Still wandering aimlessly

Richard Brady | Rappahannock News

As far as my wanderings in the woods have revealed, this may not be the best year for morels. I have been out twice and came home empty-handed both times. I no longer have access to my favorite spot to search for them, but I should have found at least a few where I looked. I know that others have found some, so I need to keep looking.

Or, maybe it is as my son suggested to me some years ago when we were looking for morels, that I am not the best morel chaser around. It seems I get too caught up in everything that is new and coming to life in the forest this time of year. It is hard to believe, but it has been over 10 years since I wrote an article for this paper called, “Wandering Aimlessly In The Woods,” in which I described this affliction. Needless to say, for good or for bad, I am still suffering from this particular malady.

But my aimless wandering did not go unrewarded. The smell of the forest after the rain was worth the effort. And, in one place that I went tramping, the beautiful showy orchis were so plentiful I had to use care not to step on them. The wild geraniums are also in bloom, though I didn’t see quite so many of them. And the rattlesnake plantains have greened out, but are not yet putting up their little flower stalk.

I will tell you what I did find. Several weeks ago Pam Owen had a wonderful article on snakes in our area. One of the main points in her article was how often the non-poisonous northern water snake is mistaken for a copperhead, and frequently pays the ultimate price for this case of mistaken identity. I didn’t see any northern water snakes or copperheads this time out, but what I did see was a garter snake that was as big as any I have ever seen.

He was stretched out right in the middle of the path as I was coming back to my truck. I stopped and looked at him for a minute and thought about taking his picture, but thought better of it. So I gently nudged his tail end with my walking stick and told him to be on his way. All he did was to tighten up his length into more distinctive curves. I decided to give him a bit more encouragement to leave with another gentle tap to his tail.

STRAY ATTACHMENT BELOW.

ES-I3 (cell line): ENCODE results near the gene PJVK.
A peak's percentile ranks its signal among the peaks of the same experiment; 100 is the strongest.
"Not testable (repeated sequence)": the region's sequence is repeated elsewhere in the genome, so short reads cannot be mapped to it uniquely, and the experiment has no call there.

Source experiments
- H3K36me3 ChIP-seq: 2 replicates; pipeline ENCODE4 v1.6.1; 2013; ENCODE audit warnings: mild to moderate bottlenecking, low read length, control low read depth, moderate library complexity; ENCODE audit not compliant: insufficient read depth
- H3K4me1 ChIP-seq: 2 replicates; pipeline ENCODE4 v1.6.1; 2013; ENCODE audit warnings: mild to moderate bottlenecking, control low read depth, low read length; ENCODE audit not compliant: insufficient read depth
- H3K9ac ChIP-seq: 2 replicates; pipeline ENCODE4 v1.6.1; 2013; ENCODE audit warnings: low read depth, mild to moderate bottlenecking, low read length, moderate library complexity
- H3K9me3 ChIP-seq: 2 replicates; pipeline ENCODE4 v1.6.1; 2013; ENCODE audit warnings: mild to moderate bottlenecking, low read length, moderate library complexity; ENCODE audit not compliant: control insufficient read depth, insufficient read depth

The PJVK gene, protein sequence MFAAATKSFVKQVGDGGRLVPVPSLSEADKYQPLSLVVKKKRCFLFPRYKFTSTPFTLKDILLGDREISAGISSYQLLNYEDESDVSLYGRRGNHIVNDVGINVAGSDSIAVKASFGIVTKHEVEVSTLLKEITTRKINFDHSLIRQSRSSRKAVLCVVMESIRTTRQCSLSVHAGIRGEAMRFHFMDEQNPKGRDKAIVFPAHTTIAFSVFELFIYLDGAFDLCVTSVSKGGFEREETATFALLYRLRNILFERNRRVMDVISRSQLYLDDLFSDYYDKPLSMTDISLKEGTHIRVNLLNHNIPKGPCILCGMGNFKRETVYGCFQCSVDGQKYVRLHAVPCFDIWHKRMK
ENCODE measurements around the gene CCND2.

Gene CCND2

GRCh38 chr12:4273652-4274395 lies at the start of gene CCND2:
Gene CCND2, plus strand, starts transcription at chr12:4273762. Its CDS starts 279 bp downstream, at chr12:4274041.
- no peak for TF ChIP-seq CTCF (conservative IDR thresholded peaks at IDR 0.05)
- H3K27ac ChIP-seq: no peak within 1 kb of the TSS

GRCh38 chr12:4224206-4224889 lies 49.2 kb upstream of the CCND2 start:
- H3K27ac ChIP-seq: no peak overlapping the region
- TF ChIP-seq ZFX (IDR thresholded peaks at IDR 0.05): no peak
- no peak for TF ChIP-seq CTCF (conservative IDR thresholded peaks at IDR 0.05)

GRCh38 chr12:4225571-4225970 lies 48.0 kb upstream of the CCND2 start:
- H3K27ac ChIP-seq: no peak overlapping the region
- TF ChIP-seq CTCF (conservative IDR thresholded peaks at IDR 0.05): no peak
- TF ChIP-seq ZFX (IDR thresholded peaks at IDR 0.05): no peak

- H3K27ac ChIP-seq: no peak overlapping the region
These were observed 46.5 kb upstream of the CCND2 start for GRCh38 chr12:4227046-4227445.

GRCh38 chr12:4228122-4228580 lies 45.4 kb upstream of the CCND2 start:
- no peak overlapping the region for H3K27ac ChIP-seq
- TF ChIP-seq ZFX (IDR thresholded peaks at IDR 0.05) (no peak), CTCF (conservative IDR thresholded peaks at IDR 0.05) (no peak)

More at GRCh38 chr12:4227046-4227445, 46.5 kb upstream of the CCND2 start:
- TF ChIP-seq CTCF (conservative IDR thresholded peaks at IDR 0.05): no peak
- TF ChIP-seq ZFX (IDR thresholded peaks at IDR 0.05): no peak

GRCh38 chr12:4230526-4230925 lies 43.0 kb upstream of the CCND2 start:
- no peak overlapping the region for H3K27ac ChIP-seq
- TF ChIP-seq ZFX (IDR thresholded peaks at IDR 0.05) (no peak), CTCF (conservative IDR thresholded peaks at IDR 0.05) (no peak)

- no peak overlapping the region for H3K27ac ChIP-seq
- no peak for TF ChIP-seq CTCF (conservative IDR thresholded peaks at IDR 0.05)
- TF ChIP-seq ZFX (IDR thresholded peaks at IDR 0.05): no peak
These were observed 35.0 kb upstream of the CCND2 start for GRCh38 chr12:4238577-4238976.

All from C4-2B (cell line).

You would have thought that this was the most dangerous snake in all of the Blue Ridge Mountains. He immediately turned and came towards me with his head raised about two inches from the ground and his mouth wide open, as if he intended to take a chunk out of me. I can’t believe I stepped back a foot or two from a garter snake, but old instincts die hard and that is exactly what I did.

I told him he should be more careful about who he tries to bluff. I then took my walking stick and flicked him about three feet off the trail. I know I could have just admired his little display of ferocity and walked around him, but he startled me and I figured he needed to show a bit more respect for his betters. I didn’t hurt him, except maybe his feelings.

I was also hopeful of having my first sighting of the year of a scarlet tanager, but, alas, that brilliant red beauty was as scarce as the morels. I will try again. Maybe the tanagers and the morels are a little late this year. Certainly, it wouldn’t be the only thing slowing down a bit, as far as I am concerned.

In better news, the garden is recovering from all the frosts, and even my apple tree had a few late blooms, so, perhaps, all is not lost. Something is going to be lost, however, if the crows keep pulling up my green beans as soon as they stick their head through the ground. Sometimes, it seems as if the universe is conspiring against you. Perhaps this is just what we need to keep us on our toes.

I hope you are able to enjoy the springtime. With all its hard-to-find morels and nasty tempered little snakes, it is still great out there. God bless.

Richard Brady
About Richard Brady 154 Articles
Richard Brady was born and raised within sight of Rappahannock Peak, as was his father, grandfather, great-grandfather, great-great-grandfather, etc. He graduated from George Mason University and was employed for 35 years with various agencies of the federal government. He retired in 2001, and he and his wife, Linda, live in Flint Hill, Va.